Players were much less outspoken about the conditions following Sunday’s 6-3 win over the Minnesota Wild, but not exactly silent on the ice issue. Captain John Tavares told the New York Daily News’ Peter Botte that he didn’t want to talk about the ice but said it was “a little better” Sunday, while coach Jack Capuano said it was simply something both teams had to deal with.
“We don’t want any excuses,” Capuano said, according to Botte. “Whether the ice is good or bad, both teams have to play on it. I’m sure they’re trying to do the best they can here, and I’ll leave it at that.”
But the issue with the ice goes well beyond the temperature. According to Staple, the team has ice engineer and dehumidifiers that work to keep the rink in its best possible shape, but the biggest issue is literally an underlying one.
Staple reported that the Islanders are currently using plastic pipes below their ice surface instead of steel, and Chris Botta added that “all other NHL rinks have steel pipes.” Botta said that arena management knows of the issue, as do the Islanders, but it wasn’t fixed during the summer because it would have required a complete shutdown of the building.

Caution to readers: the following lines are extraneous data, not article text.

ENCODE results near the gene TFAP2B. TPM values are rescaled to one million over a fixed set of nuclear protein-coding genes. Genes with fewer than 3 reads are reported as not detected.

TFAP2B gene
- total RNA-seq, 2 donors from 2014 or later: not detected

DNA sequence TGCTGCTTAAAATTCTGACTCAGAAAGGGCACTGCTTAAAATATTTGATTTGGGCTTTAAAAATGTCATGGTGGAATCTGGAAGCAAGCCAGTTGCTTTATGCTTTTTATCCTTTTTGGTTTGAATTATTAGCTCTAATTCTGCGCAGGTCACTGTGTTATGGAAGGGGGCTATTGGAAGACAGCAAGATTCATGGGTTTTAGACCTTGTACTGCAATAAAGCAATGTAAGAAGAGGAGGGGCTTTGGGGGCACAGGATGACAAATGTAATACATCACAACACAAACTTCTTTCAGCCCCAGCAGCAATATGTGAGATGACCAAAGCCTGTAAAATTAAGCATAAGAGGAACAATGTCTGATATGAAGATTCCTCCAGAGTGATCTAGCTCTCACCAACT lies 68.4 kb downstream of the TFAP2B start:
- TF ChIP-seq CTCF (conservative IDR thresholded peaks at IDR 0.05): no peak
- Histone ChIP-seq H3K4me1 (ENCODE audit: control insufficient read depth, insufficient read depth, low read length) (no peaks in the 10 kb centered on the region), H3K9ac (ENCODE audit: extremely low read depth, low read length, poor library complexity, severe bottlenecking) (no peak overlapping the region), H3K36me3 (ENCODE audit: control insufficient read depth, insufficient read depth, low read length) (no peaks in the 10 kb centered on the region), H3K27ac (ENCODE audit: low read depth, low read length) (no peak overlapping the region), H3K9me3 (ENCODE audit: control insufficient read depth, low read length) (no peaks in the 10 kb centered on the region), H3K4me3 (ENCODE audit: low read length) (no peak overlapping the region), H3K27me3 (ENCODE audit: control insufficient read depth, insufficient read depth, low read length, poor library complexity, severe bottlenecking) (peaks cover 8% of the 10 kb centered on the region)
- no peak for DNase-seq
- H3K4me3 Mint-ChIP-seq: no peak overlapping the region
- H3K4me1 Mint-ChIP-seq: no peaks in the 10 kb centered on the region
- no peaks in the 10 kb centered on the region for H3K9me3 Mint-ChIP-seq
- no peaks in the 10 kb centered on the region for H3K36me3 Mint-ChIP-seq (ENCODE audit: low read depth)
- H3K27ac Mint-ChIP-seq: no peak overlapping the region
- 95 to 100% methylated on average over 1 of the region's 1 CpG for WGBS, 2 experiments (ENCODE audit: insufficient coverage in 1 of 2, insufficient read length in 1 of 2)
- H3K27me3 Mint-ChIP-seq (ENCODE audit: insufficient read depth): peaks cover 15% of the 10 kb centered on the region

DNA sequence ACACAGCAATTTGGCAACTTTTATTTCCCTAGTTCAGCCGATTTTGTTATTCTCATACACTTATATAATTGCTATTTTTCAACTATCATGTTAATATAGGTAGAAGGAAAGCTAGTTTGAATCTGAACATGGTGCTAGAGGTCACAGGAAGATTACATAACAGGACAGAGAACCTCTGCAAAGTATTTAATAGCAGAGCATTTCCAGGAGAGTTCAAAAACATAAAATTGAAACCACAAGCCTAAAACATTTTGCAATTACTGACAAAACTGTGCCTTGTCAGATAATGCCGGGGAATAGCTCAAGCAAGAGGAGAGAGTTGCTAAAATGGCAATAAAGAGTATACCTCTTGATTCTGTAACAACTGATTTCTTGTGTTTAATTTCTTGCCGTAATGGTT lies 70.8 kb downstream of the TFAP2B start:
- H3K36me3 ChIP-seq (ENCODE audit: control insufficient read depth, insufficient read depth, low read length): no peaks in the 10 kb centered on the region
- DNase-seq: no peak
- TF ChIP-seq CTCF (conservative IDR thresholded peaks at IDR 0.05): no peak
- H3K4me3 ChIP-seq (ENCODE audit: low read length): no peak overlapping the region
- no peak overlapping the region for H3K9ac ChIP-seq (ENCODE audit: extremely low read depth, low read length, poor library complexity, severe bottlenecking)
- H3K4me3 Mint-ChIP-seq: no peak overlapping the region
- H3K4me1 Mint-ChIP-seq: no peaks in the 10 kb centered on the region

When temperatures drop, the issue of warm weather impacting the playing surface will most likely fade away — or at least lessen, given that the sheet should stay much cooler in the winter — but as the season nears its culmination, the temperature could again be an issue and the team’s annoyance with the ice could again come to the fore.
Rumblings about the Islanders’ unhappiness with Barclays Center have been ongoing nearly since the day the puck was dropped to start the 2015-16 season, and they persist to this day. And if bad ice conditions continue without any fix in sight, you can almost guarantee the talk of the Islanders looking for a new home is going to continue.